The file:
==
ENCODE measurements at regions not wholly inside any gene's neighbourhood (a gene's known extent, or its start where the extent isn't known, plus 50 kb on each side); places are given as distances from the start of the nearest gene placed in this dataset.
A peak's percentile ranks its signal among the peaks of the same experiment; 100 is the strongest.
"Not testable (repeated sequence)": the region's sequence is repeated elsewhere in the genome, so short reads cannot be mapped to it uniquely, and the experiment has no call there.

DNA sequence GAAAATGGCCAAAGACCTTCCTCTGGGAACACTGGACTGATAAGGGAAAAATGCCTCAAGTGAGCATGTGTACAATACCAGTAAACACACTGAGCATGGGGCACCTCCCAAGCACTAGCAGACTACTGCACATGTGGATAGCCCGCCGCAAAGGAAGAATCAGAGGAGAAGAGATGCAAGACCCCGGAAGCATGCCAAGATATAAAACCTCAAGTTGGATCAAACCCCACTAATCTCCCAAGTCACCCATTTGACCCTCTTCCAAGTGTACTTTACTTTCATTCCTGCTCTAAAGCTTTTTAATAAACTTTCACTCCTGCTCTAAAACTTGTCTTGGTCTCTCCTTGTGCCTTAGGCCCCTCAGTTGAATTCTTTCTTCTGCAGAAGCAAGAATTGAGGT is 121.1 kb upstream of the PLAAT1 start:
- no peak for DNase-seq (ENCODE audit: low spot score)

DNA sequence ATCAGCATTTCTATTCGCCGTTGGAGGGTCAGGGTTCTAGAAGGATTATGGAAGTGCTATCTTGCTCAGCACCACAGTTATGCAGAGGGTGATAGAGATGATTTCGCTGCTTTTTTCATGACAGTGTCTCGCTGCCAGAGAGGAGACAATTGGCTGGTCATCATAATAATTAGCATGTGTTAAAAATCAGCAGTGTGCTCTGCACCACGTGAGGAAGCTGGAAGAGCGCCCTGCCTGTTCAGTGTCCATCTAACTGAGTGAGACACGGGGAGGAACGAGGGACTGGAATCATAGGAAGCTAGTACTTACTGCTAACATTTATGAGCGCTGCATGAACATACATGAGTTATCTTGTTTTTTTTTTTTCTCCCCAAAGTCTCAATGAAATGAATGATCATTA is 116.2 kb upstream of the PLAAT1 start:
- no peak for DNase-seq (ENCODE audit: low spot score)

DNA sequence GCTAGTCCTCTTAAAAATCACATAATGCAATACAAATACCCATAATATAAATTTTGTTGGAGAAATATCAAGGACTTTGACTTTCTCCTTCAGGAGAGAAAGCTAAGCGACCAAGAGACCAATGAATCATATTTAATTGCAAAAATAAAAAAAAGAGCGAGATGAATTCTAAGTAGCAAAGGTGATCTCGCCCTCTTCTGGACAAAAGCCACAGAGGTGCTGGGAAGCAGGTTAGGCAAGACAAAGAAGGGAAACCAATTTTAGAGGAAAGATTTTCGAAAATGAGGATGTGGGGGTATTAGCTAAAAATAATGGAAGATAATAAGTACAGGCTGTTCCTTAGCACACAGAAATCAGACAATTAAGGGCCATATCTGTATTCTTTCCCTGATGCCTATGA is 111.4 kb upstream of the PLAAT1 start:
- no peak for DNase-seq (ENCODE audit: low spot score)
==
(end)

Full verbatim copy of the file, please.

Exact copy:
ENCODE measurements at regions not wholly inside any gene's neighbourhood (a gene's known extent, or its start where the extent isn't known, plus 50 kb on each side); places are given as distances from the start of the nearest gene placed in this dataset.
A peak's percentile ranks its signal among the peaks of the same experiment; 100 is the strongest.
"Not testable (repeated sequence)": the region's sequence is repeated elsewhere in the genome, so short reads cannot be mapped to it uniquely, and the experiment has no call there.

DNA sequence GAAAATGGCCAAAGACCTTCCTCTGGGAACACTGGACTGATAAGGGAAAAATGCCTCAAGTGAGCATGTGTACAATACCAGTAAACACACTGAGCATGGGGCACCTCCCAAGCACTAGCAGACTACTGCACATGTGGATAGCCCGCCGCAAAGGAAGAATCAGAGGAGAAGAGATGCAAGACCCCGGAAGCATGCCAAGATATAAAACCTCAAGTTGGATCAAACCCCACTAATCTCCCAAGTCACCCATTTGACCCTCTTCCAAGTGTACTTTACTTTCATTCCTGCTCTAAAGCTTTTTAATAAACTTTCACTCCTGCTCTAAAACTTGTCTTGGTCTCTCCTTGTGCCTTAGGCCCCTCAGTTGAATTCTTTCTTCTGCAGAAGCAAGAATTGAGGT is 121.1 kb upstream of the PLAAT1 start:
- no peak for DNase-seq (ENCODE audit: low spot score)

DNA sequence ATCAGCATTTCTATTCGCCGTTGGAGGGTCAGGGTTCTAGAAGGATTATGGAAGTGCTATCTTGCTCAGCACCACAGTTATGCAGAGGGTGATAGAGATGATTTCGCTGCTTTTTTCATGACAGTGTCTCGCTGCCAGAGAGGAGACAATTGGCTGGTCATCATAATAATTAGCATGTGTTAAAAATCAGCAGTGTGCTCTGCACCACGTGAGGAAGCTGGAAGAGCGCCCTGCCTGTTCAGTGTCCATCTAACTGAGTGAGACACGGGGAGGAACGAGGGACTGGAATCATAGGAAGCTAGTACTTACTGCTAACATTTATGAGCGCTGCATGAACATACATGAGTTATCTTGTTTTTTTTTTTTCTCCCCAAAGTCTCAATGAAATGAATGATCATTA is 116.2 kb upstream of the PLAAT1 start:
- no peak for DNase-seq (ENCODE audit: low spot score)

DNA sequence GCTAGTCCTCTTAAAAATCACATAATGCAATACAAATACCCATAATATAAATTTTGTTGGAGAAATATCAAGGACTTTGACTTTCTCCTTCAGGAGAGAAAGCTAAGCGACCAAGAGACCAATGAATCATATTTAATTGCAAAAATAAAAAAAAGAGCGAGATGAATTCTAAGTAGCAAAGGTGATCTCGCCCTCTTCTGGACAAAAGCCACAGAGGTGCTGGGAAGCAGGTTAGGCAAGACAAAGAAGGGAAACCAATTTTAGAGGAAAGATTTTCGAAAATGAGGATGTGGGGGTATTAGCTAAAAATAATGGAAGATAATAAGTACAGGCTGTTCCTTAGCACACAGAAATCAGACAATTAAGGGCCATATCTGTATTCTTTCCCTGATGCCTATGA is 111.4 kb upstream of the PLAAT1 start:
- no peak for DNase-seq (ENCODE audit: low spot score)